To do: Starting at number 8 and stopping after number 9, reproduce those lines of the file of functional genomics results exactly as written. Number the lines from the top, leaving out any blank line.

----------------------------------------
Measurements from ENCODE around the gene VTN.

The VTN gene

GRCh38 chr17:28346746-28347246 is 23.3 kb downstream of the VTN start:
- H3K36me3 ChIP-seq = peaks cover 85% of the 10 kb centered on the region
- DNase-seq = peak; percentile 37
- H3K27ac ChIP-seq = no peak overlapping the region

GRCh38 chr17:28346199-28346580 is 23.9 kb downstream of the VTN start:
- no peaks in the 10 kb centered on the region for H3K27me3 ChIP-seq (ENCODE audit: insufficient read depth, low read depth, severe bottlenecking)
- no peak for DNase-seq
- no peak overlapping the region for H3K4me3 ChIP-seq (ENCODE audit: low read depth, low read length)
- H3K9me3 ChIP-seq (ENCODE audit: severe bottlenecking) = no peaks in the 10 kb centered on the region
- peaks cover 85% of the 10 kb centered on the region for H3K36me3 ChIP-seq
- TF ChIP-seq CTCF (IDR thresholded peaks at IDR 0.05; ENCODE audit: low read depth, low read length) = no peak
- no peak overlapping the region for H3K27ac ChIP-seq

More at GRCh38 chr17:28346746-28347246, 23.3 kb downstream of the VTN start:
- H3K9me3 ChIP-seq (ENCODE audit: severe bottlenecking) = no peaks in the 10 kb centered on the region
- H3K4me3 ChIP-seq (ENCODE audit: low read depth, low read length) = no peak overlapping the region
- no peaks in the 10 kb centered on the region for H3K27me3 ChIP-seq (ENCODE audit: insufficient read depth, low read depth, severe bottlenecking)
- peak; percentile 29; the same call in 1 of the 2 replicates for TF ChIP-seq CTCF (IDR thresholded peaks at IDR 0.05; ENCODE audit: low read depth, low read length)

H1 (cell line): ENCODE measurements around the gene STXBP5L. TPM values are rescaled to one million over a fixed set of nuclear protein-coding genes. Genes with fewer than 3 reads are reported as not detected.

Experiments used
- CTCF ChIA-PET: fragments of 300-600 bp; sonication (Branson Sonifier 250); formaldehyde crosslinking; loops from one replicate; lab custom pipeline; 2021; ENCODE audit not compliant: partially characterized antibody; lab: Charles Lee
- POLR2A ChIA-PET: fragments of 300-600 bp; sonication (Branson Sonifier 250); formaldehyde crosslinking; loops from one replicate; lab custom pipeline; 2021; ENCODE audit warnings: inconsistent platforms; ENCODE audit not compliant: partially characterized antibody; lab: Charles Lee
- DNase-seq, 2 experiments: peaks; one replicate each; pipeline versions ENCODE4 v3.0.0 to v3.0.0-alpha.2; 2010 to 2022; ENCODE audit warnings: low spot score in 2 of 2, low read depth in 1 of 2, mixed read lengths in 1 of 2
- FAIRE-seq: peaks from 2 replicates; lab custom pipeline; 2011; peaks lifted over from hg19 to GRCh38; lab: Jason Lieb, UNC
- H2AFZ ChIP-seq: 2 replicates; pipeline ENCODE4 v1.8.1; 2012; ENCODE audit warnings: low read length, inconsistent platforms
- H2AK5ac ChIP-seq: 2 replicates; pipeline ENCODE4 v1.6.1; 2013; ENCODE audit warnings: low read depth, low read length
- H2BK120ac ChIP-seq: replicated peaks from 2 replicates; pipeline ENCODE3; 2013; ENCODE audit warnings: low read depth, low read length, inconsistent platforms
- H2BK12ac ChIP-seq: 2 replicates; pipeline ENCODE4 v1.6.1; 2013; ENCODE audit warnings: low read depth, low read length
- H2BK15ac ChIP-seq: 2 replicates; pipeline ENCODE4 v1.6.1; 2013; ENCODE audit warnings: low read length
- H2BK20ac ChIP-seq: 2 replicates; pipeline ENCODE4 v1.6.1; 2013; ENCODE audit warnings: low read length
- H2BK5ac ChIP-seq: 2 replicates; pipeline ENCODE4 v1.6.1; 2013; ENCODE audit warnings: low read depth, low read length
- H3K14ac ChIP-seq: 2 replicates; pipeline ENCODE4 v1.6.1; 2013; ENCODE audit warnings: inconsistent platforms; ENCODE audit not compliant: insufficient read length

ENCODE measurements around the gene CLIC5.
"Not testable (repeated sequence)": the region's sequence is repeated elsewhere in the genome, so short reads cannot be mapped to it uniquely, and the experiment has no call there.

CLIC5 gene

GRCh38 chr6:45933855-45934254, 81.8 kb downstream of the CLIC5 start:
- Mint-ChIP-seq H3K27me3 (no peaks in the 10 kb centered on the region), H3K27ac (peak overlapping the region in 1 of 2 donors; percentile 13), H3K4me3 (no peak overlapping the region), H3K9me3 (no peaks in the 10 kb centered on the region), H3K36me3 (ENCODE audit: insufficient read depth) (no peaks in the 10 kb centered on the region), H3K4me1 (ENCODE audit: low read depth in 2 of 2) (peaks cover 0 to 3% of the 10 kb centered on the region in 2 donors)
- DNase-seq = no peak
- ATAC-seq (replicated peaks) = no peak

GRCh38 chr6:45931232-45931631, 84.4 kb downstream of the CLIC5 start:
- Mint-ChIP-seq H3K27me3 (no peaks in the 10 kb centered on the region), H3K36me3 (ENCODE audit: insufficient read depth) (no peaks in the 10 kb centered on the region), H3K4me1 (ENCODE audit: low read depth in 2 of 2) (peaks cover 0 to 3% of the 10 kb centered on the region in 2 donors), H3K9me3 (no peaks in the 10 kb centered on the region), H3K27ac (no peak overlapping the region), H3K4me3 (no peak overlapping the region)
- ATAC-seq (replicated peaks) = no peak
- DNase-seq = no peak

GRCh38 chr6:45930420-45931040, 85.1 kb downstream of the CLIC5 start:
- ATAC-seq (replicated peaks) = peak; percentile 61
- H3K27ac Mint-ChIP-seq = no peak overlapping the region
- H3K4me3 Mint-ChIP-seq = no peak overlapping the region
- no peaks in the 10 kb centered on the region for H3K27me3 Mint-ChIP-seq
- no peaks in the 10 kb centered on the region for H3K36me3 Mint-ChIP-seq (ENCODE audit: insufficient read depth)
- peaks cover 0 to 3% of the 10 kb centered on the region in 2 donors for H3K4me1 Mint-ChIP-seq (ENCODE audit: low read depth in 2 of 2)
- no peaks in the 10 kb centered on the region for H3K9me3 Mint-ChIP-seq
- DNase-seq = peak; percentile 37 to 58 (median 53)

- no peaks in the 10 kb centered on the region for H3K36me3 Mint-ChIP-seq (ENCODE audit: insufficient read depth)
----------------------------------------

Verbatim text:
- no peaks in the 10 kb centered on the region for H3K27me3 ChIP-seq (ENCODE audit: insufficient read depth, low read depth, severe bottlenecking)
- no peak for DNase-seq